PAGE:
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Another Neurosis Classic - 98%

Nokturnal_Wrath, April 5th, 2014

I've been listening to Through Silver in Blood on and off for a good while now and have never gotten around to reviewing it. Strange, as this is easily one of Neurosis’ best releases and I’m here to tell you why I think this record is awesome.

Okay, so when compared to the precursor Enemy of the Sun, Through Silver in Blood is a massive step up. The production has been improved dramatically given the guitars are much thicker and more well-rounded edge. The song writing has become more immediate, with each track having a much stronger sense of urgency and purpose. This album has got a very natural feel to it despite the grimy industrial atmosphere. Songs feel organic, with each transition being a natural evolution and all of the songs coming together to form one cohesive package. Neurosis has always been good at consistency and this record shows why.

Musically, this is probably the most industrial influenced album by the band. There’s a definite Godflesh vibe running throughout, with the really thick and dismal melodies and the harshly yelled vocals. Thus this succeeds in giving the music a very heavy and abrasive edge. The pacing of the album remains slow to mid paced throughout, there are no sudden eruptions of frantic energy but rather the music succeeds in being thick, dense and dirge like in its hostile slowness. The guitars never play anything outwardly melodic but are instead used primarily for texture. The driving bass and militaristic, tribal drum patterns serve as solid backdrops to the endless wash of droning guitars and anguished vocals. It’s a great mix and one Neurosis pulls off like no other.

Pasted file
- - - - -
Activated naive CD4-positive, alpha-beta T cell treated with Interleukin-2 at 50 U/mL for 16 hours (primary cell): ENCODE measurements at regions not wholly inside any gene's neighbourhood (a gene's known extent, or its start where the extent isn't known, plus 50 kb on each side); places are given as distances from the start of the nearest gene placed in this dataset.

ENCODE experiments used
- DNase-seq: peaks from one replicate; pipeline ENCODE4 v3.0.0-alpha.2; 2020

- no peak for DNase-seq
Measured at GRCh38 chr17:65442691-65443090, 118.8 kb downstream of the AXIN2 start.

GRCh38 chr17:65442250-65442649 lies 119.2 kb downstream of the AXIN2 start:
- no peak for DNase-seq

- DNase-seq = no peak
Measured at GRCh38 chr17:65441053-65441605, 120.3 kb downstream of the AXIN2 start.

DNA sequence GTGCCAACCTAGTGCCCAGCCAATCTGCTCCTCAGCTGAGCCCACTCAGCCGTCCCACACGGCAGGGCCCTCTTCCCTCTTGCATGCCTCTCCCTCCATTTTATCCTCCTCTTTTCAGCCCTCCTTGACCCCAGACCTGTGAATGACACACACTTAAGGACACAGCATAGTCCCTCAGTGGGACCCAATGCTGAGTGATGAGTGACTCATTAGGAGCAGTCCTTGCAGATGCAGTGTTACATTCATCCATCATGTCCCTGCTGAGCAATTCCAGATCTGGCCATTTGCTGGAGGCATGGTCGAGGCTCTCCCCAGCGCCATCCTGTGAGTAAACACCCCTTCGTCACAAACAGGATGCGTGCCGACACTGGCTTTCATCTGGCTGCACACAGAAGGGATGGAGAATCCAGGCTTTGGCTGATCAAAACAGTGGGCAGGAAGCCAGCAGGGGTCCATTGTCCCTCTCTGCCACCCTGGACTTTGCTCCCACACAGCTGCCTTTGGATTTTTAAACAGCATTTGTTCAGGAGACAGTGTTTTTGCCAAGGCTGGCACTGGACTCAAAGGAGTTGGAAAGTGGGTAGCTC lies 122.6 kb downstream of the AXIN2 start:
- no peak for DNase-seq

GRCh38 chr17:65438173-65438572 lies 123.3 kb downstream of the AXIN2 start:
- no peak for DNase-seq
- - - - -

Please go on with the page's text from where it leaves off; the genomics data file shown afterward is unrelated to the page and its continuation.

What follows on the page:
If you've heard later Neurosis albums then you may be shocked by what is on display here. There’s no folk influences, no post rock, but rather pure industrial tinged sludge metal. It’s rather simple and minimalistic as a whole, this is not pretty music, this is music created for the sole purpose of expressing the pure misery of existence. The influence of ambient is pretty clear through the long nature of the songs, with variation coming through only in subtle changes in playing style. Variation is something Neurosis has never strived for within the course of one album and they don’t need to. The band has created a winning formula through the use of extremely heavy riffs, tribal drumming and subtle electronics.

Similar to all Neurosis albums this is deep music that requires a lot of patience and an open mind to firmly adjust to. The band doesn't function on pop based hooks, but rather the creation of atmosphere through bludgeoning riffs. This is an album that needs to be experienced as a whole rather than listened to with a passive interest. The highly repetitious and abrasive nature of this album may be too much for most listeners, but I find a lot to enjoy in the stark representation of an industrial landscape. As strange as this might sound I’d say it’s probably the easiest, most accessible Neurosis album to listen to. Really, what’s harder to listen to, the bludgeoning riffs and unforgiving atmosphere of Through Silver in Blood or the lethargic rumbling of the bands later works? In fact, it’s probably a good album to start off with along with Given to the Rising, it perfectly embodies the sound of Neurosis but with a more determined sense of song writing. This is mandatory.